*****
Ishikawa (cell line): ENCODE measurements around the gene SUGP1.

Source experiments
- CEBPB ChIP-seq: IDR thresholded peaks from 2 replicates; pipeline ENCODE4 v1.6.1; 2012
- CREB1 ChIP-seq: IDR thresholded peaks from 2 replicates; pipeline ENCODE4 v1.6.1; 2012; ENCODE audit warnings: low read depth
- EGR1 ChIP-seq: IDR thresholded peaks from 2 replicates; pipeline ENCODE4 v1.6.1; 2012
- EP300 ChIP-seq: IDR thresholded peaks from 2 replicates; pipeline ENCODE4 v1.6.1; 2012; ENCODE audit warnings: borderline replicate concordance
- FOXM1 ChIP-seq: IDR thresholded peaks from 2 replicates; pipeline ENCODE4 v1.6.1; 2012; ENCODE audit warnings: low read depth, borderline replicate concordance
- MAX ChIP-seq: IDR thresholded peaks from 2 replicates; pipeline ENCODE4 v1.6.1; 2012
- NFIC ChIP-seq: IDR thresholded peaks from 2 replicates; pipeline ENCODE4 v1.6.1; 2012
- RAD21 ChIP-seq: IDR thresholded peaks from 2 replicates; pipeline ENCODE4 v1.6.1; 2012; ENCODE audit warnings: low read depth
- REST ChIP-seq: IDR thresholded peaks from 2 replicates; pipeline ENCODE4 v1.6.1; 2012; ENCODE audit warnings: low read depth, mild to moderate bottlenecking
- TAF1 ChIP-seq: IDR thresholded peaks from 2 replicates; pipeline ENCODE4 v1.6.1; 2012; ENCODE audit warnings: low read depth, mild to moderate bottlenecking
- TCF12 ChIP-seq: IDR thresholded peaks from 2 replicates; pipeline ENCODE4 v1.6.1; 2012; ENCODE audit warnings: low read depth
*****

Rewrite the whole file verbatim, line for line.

Ishikawa (cell line): ENCODE measurements around the gene SUGP1.

Source experiments
- CEBPB ChIP-seq: IDR thresholded peaks from 2 replicates; pipeline ENCODE4 v1.6.1; 2012
- CREB1 ChIP-seq: IDR thresholded peaks from 2 replicates; pipeline ENCODE4 v1.6.1; 2012; ENCODE audit warnings: low read depth
- EGR1 ChIP-seq: IDR thresholded peaks from 2 replicates; pipeline ENCODE4 v1.6.1; 2012
- EP300 ChIP-seq: IDR thresholded peaks from 2 replicates; pipeline ENCODE4 v1.6.1; 2012; ENCODE audit warnings: borderline replicate concordance
- FOXM1 ChIP-seq: IDR thresholded peaks from 2 replicates; pipeline ENCODE4 v1.6.1; 2012; ENCODE audit warnings: low read depth, borderline replicate concordance
- MAX ChIP-seq: IDR thresholded peaks from 2 replicates; pipeline ENCODE4 v1.6.1; 2012
- NFIC ChIP-seq: IDR thresholded peaks from 2 replicates; pipeline ENCODE4 v1.6.1; 2012
- RAD21 ChIP-seq: IDR thresholded peaks from 2 replicates; pipeline ENCODE4 v1.6.1; 2012; ENCODE audit warnings: low read depth
- REST ChIP-seq: IDR thresholded peaks from 2 replicates; pipeline ENCODE4 v1.6.1; 2012; ENCODE audit warnings: low read depth, mild to moderate bottlenecking
- TAF1 ChIP-seq: IDR thresholded peaks from 2 replicates; pipeline ENCODE4 v1.6.1; 2012; ENCODE audit warnings: low read depth, mild to moderate bottlenecking
- TCF12 ChIP-seq: IDR thresholded peaks from 2 replicates; pipeline ENCODE4 v1.6.1; 2012; ENCODE audit warnings: low read depth